of primary human herpesvirus 6 infection. N Engl J Med 2005;
352:768 –776.
10. Yamanishi K, Okuno T, Shiraki K, et al. Identification of human herpesvirus-6 as a causal agent for exanthem subitum. Lancet 1988;1:1065–1067.
11. Crawford JR, Kadom N, Santi MR, et al. Human herpesvirus 6
rhomencephalitis in immunocompetent children. J Child Neurol 2007;22:1260 –1268.
12. Hall CB, Caserta MT, Schnabel KC, et al. Persistence of human herpesvirus 6 according to site and variant: possible greater
neurotropism of variant A. Clin Infect Dis 1998;26:132–137.
13. Razonable RR, Fanning C, Brown RA, et al. Selective reactivation of human herpesvirus 6 variant a occurs in critically ill
immunocompetent hosts. J Infect Dis 2002;185:110 –113.
14. Wainwright MS, Martin PL, Morse RP, et al. Human herpesvirus 6 limbic encephalitis after stem cell transplantation. Ann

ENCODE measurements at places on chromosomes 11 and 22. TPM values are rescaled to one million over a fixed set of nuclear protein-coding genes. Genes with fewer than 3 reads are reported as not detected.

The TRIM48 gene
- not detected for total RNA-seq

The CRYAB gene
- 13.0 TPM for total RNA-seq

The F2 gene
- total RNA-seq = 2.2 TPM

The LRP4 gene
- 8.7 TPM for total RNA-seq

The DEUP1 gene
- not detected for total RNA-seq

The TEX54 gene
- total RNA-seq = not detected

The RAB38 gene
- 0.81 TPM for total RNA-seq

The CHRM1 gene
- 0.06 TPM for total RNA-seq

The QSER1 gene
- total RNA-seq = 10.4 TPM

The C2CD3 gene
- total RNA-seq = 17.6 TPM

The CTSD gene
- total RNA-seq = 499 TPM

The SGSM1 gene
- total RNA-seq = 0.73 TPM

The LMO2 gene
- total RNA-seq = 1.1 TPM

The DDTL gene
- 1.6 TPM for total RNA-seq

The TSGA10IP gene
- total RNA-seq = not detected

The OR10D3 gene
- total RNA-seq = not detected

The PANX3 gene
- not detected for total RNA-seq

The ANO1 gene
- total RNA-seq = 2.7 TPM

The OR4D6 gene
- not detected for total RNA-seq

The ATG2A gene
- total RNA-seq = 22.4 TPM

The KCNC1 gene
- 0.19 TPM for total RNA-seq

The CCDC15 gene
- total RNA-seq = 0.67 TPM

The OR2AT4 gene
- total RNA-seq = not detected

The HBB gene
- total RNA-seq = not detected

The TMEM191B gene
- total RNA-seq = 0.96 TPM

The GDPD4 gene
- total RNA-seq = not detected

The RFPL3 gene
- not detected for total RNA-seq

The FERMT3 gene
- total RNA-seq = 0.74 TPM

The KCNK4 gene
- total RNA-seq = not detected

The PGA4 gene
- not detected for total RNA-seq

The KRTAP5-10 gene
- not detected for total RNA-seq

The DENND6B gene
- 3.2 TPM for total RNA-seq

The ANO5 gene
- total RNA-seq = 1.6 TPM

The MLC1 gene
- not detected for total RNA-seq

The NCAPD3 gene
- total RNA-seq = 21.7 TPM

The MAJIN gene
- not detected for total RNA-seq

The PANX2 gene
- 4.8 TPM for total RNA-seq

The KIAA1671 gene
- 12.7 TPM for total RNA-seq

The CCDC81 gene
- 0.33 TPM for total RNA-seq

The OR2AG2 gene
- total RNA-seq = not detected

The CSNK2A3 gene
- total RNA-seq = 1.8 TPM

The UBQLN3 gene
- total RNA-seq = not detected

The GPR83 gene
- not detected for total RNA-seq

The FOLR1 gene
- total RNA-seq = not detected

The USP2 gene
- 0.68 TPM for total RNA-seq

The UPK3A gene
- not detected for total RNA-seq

Neurol 2001;50:612– 619.
15. Santoro F, Kennedy PE, Locatelli G, et al. CD46 is a cellular
receptor for human herpesvirus 6. Cell 1999;99:817– 827.
16. De Bolle L, Van Loon J, De Clercq , Naesens L. Quantitative
analysis of human herpesvirus 6 cell tropism. J Med Virol
2005;75:76 – 85.
17. Challoner PB, Smith KT, Parker JD, et al. Plaque-associated
expression of human herpesvirus 6 in multiple sclerosis. Proc
Natl Acad Sci USA 1995;92:7440 –7444.
18. Rotola A, Merlotti I, Caniatti L, et al. Human herpesvirus 6
infects the central nervous system of multiple sclerosis patients
in the early stages of the disease. Mult Scler 2004;10:348 –354.
19. Fotheringham J, Donati D, Akhyani N, et al. Association of
human herpesvirus-6B with mesial temporal epilepsy. PLOS
Med 2007;4:0848 – 0857.
DOI: 10.1002/ana.21635
Potential conflict of interest: Nothing to report.
Magnetic Resonance
Imaging as a Surrogate for
Treatment Effect on
Multiple Sclerosis Relapses